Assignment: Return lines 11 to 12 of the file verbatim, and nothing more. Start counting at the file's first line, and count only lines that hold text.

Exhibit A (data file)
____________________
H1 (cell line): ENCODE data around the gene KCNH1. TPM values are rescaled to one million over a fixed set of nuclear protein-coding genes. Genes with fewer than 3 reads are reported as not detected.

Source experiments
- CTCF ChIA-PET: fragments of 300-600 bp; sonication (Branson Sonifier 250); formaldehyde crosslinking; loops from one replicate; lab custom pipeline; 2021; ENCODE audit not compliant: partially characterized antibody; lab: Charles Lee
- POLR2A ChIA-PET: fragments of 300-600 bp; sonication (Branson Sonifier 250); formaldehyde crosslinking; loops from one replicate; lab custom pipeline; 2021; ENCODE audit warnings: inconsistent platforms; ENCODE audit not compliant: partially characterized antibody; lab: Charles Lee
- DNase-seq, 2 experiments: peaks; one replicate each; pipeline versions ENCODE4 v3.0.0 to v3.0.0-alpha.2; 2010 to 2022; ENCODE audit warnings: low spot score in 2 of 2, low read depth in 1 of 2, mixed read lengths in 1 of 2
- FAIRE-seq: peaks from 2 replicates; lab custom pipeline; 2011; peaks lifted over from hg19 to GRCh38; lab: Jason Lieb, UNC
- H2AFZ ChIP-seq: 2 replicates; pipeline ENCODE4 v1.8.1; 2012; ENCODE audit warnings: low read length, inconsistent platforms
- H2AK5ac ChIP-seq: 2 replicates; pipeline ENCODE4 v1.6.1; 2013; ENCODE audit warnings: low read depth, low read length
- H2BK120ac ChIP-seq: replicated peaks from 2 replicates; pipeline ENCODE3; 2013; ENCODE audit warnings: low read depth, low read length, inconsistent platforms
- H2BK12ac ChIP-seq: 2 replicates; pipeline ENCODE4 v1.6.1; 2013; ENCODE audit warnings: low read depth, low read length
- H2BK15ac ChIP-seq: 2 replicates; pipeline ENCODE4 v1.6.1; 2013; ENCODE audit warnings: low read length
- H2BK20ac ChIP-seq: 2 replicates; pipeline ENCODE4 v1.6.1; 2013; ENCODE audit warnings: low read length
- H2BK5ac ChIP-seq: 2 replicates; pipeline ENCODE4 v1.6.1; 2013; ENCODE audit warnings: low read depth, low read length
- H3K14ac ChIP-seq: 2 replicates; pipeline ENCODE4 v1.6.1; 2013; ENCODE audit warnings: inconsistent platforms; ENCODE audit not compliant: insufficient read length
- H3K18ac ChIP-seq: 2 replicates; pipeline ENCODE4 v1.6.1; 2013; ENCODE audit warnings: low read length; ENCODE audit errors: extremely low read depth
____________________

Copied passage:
- H2BK15ac ChIP-seq: 2 replicates; pipeline ENCODE4 v1.6.1; 2013; ENCODE audit warnings: low read length
- H2BK20ac ChIP-seq: 2 replicates; pipeline ENCODE4 v1.6.1; 2013; ENCODE audit warnings: low read length